Can’t we just be proud of Lebron James?

Can we all just be proud of Lebron James? For Pete’s sake.

He’s practically perfect. He plays spectacular basketball, unlike anybody else plays it. He plays unselfishly. He enjoys his teammates’ success. He plays the best defense.Then when it’s time for somebody to drop the hammer, he’s like Paul Bunyan ringing the bell at that sledge hammer game at the State Fair. He doesn’t get in trouble. He pretty much keeps his mouth shut. He actually seems like a reasonably nice guy. He has been in the NBA for almost nine years, has been one of the most spot-lit players in it the entire time, has been Everybody’s Villain for about three years and yet he has said the wrong thing, what, twice?

He goes to London and leads our country to a gold medal win and with the world watching represents everything good about basketball, about sports, about Americans. After it is over, he posts that photo of himself holding the stars and stripes like a cape and he types “love my country.”

What do you want from this guy?

Cleveland? What do you have to say? You’re still mad he’s not on your team anymore? Go cry me another Great Lake. You know why Lebron isn’t on your team anymore? Because your team stinks. It stunk to high heaven the entire time you had Lebron. You had the best player in a generation on your team and you failed — completely — to benefit from that. You had him playing with Mo Williams and Zydrunas Ilgauskas. And you’re mad he left? You’re surprised? You’re hurt? You should have been burning all the other jerseys, not Lebron James ones.

By the way, do you remember when Lebron actually did sign a contract extension with the Cavaliers? He did. It was in 2006. You had your chance.

Matter of fact, let’s not hear anymore whining out of Cleveland until one of your professional sports teams gets it together. Just one.

And the rest of you. What’s your big problem? You didn’t like when he said “take my talents?” That phrasing bothered you? You didn’t like how the players got to decide where they were going to play?

Are you against free agency?

What, you wanted Lebron to “do it the hard way?” You didn’t think Michael Jordan would have left Chicago to play with, say, Shaquille O’Neal? Well what’s that got to do with it?

WHAT DOES MICHAEL JORDAN HAVE TO DO WITH IT?

You believe Jordan is the greatest basketball player of all time and you will always believe that no matter what and you’re terrified that someone might seriously challenge that notion and Lebron is the greatest existing threat. Is that it? That’s it, isn’t it?

Isn’t it?

Boy, the next six or eight years are going to be rough for you.

Because Lebron is going to win more NBA championships, and he’s going to win another gold medal for your country and he is going to be the best player in the world for at least five more years.

And you’re going to have to deal with that.

Or you could embrace it. You could enjoy it. You could be proud that your country produced the best player in the world, and that he represents you beautifully on the world stage. You could appreciate the opportunity to watch a player unlike any we’ve ever seen in the sport.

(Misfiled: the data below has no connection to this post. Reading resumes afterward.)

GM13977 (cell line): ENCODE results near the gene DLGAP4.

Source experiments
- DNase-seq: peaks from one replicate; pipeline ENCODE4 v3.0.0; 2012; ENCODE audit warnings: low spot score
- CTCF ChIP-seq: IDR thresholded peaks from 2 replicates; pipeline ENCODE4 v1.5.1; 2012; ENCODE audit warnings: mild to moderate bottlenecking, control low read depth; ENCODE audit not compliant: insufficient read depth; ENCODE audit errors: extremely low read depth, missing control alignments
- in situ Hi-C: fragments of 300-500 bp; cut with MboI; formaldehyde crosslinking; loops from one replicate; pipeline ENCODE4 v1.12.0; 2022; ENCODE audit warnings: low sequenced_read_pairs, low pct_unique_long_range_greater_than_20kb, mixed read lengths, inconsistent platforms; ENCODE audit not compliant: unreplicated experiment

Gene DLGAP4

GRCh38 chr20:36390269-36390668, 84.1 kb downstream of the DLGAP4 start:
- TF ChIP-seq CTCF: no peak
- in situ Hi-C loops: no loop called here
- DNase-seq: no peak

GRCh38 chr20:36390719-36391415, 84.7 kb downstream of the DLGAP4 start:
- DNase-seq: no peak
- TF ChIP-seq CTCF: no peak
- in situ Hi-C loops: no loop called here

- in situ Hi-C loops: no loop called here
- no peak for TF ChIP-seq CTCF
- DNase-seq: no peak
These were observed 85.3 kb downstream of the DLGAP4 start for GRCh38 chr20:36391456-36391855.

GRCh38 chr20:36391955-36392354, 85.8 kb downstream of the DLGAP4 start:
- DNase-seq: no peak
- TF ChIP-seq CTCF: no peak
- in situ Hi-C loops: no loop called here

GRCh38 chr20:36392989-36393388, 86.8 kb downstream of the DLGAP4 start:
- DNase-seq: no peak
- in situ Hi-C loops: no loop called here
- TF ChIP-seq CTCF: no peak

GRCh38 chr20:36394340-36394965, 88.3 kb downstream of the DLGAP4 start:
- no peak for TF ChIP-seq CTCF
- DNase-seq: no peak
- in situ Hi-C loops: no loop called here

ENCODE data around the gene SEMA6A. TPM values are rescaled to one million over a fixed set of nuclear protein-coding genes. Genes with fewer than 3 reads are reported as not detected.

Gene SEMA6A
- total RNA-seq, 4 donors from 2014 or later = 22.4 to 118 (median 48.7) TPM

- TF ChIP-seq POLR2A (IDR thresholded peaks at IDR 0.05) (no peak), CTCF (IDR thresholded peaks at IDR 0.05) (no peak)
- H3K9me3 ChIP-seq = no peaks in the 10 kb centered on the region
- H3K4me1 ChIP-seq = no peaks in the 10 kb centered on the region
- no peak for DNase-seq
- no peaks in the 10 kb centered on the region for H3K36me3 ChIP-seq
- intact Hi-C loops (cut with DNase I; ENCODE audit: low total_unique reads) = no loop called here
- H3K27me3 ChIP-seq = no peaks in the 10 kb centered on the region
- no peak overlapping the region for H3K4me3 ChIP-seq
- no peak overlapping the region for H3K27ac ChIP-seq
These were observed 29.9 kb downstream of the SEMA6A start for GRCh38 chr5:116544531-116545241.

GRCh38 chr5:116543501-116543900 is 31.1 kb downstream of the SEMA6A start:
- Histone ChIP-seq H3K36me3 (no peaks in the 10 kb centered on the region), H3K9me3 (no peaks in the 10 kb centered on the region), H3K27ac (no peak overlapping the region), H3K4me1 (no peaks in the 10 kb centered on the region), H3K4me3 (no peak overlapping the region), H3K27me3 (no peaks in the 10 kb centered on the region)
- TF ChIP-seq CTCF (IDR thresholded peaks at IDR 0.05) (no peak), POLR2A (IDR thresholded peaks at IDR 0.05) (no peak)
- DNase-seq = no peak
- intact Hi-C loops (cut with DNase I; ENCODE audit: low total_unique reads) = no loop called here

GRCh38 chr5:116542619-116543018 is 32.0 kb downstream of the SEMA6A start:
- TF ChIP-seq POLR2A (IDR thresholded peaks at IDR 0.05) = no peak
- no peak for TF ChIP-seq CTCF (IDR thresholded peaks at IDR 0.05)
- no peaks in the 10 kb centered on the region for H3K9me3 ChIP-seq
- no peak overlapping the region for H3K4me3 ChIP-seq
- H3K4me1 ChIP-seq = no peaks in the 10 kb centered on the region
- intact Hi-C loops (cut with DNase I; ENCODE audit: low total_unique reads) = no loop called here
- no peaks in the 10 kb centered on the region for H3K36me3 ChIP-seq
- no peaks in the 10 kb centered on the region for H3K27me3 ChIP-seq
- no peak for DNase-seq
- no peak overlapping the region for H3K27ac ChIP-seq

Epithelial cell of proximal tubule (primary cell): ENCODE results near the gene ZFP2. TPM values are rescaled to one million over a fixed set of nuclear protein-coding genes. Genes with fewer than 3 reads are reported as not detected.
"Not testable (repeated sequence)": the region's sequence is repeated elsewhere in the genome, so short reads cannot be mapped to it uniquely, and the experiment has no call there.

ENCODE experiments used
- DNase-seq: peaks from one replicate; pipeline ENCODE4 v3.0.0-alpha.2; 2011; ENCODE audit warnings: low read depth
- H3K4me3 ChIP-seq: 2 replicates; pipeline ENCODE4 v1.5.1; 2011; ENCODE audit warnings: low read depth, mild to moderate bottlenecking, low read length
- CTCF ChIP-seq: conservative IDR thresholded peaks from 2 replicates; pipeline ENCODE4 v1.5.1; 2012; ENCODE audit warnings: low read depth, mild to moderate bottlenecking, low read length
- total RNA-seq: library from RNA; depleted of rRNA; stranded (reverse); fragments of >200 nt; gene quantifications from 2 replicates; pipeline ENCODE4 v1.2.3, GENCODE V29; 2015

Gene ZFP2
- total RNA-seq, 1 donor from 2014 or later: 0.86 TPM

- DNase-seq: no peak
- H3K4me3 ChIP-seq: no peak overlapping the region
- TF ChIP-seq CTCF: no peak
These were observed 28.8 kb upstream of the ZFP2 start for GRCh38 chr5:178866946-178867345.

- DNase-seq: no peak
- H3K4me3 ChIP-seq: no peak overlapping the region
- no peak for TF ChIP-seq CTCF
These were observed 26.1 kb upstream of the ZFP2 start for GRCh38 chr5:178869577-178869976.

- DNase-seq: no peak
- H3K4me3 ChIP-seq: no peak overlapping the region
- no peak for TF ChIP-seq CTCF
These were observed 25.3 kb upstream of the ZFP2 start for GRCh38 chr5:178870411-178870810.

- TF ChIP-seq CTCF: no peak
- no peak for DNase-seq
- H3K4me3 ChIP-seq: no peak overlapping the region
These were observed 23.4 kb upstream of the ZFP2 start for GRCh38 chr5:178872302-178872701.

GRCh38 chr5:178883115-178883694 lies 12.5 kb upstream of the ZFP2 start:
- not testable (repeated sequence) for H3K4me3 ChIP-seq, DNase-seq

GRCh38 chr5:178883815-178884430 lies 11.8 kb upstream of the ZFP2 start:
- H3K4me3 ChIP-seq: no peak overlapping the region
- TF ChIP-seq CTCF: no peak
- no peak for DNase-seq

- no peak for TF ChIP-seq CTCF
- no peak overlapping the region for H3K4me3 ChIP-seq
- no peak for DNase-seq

Or you can just be mad all the time.

A response to Michelle Beadle’s response to the griping about NBC

I kept off Twitter most of the day yesterday, because I didn’t want the results of the tape-delayed Olympic women’s gymnastics competition to be spoiled for me. I avoided sports Web sites, too.

By the time the broadcast had begun, the results had been spoiled for me in the following ways:

  • A post on Facebook.
  • A Google search for “Olympic gymnastics TV listings” that turned up a headline that read “U.S. gymnastics good as gold.”
  • A tweet, sent directly to me in response to my own tweet asking when the gymnastics was  on, saying, “You mean the one where the U.S. won gold?”

At some point yesterday, Michelle Beadle, who works for NBC now, sent the following tweet:

The amount of whining about tweeting results has become utterly comical. It’s quite simple. Stay off sites giving information. Ex: Twitter

With all due respect, Michelle, it’s not simple. It’s actually quite complicated. I can see how this is easy for you to say, since you’re in freaking London. But what you’re asking the rest of us to do, essentially, is to stay off the Internet for two weeks. I couldn’t even search for the TV listings without having the results spoiled for me TWICE. Let me reiterate: GOOGLE was not a safe place to be. Google.

You’re asking me to change everything about the way I receive information for two weeks or stop complaining. That’s comical.

There is a good defense for NBC’s tape delays, but “just stay off the Internet” isn’t it. You know what it is? I’ll tell you.

“Our ratings are at an all-time high.”

Boom. Done. The end.

I have no comeback to that. NBC is in the business of attracting eyeballs to its programming, and it is doing that better than ever before. Sucks for me that this is working, but I can’t reasonably expect NBC to fix something that isn’t broken. My only response would be an appeal to empathy. Won’t you think of the Internet peasants?

But come on. It is not ridiculous to complain about having sporting events spoiled. The best thing about watching sports is being in the moment with them, and if you’re the kind of person who uses the Internet in 2012 — AND I’M GUESSING YOU ARE — you stand a really good chance of losing that.

And you’d think it was ridiculous, too, if it were happening to you.